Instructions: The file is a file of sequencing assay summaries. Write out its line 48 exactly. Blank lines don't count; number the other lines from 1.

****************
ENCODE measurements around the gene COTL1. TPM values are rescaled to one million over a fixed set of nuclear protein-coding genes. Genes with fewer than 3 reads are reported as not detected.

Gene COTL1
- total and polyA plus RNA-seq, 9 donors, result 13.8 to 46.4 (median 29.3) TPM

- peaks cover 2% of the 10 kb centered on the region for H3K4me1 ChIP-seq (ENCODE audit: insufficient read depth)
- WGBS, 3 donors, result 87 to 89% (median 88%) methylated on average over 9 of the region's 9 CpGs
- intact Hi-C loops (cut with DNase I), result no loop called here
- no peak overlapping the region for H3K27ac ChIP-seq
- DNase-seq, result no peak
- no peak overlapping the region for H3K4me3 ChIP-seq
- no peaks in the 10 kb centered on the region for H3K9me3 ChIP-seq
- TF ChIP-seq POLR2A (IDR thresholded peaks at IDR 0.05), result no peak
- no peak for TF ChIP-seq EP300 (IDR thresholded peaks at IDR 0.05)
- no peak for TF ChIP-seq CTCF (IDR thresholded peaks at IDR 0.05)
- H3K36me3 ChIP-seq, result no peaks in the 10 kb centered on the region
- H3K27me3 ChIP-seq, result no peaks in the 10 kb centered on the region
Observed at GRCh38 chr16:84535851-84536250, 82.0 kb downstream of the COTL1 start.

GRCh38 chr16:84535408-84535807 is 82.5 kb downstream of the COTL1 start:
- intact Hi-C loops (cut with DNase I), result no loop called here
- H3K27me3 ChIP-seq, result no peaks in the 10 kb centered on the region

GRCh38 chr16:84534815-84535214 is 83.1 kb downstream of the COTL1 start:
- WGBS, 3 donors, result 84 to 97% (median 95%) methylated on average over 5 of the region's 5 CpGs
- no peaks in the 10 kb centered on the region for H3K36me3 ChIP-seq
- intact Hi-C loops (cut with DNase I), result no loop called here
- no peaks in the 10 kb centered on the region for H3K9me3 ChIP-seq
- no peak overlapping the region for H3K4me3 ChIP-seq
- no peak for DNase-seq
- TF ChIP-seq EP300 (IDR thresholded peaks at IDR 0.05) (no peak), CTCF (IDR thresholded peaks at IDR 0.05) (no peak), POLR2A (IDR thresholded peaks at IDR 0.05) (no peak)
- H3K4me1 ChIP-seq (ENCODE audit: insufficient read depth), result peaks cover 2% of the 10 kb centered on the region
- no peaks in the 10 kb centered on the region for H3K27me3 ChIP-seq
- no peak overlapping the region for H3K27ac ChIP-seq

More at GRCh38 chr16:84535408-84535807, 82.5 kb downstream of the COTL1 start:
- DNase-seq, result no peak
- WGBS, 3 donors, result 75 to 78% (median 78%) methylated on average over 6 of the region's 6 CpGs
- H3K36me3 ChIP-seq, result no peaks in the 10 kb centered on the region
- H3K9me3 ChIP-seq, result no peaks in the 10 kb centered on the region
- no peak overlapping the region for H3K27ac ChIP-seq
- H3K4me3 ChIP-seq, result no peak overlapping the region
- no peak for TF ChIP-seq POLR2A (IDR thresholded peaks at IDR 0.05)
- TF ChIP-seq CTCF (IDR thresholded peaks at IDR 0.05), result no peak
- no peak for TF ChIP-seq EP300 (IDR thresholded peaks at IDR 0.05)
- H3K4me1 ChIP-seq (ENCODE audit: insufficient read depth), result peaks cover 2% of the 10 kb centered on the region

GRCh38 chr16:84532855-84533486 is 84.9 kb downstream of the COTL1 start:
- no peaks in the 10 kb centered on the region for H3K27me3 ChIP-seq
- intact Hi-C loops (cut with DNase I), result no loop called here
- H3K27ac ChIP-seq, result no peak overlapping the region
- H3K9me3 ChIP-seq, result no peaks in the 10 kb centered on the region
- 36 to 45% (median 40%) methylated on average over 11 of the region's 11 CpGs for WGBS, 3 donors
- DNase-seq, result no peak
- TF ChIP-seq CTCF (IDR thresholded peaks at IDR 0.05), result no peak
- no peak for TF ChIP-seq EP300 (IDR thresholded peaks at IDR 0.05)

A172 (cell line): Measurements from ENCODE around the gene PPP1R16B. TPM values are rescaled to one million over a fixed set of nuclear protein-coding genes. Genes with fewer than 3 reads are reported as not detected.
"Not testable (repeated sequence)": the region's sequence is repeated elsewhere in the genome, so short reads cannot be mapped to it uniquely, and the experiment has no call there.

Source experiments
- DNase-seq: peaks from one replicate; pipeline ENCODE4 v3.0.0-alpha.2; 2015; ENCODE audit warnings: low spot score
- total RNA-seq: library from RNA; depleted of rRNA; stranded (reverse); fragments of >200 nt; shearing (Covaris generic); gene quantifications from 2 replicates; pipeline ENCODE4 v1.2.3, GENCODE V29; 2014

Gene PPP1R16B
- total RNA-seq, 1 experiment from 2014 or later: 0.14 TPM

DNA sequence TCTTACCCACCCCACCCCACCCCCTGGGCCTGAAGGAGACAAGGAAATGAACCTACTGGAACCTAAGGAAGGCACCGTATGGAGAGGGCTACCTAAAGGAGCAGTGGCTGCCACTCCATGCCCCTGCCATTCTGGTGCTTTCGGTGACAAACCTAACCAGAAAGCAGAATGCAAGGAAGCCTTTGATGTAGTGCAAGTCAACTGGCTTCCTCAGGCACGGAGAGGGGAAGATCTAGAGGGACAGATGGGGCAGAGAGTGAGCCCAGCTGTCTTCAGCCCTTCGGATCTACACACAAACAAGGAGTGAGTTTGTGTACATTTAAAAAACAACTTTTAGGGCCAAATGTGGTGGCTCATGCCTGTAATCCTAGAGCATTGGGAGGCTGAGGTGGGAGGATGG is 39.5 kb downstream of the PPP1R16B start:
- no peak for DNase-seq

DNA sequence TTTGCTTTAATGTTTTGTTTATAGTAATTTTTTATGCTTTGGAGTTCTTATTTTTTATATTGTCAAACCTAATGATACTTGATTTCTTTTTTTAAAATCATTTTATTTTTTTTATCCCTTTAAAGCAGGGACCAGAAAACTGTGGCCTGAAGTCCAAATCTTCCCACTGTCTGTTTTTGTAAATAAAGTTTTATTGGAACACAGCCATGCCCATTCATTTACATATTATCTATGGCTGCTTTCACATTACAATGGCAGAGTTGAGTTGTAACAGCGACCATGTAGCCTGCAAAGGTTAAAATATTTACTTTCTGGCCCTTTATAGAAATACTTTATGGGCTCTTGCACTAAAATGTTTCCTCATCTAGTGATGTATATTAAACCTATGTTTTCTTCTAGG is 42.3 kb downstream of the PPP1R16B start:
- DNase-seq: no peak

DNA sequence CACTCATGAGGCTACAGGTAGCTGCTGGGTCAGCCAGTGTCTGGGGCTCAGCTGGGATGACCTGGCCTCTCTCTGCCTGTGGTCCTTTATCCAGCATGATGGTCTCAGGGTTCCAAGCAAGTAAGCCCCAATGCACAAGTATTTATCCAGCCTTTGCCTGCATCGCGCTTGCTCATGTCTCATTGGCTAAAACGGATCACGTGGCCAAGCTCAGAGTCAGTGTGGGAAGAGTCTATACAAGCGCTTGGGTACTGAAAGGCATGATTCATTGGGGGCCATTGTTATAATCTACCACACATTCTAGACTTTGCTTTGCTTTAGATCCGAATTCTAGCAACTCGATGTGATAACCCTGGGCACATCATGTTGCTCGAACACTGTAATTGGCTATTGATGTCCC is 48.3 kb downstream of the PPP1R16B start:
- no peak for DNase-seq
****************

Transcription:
- DNase-seq, result no peak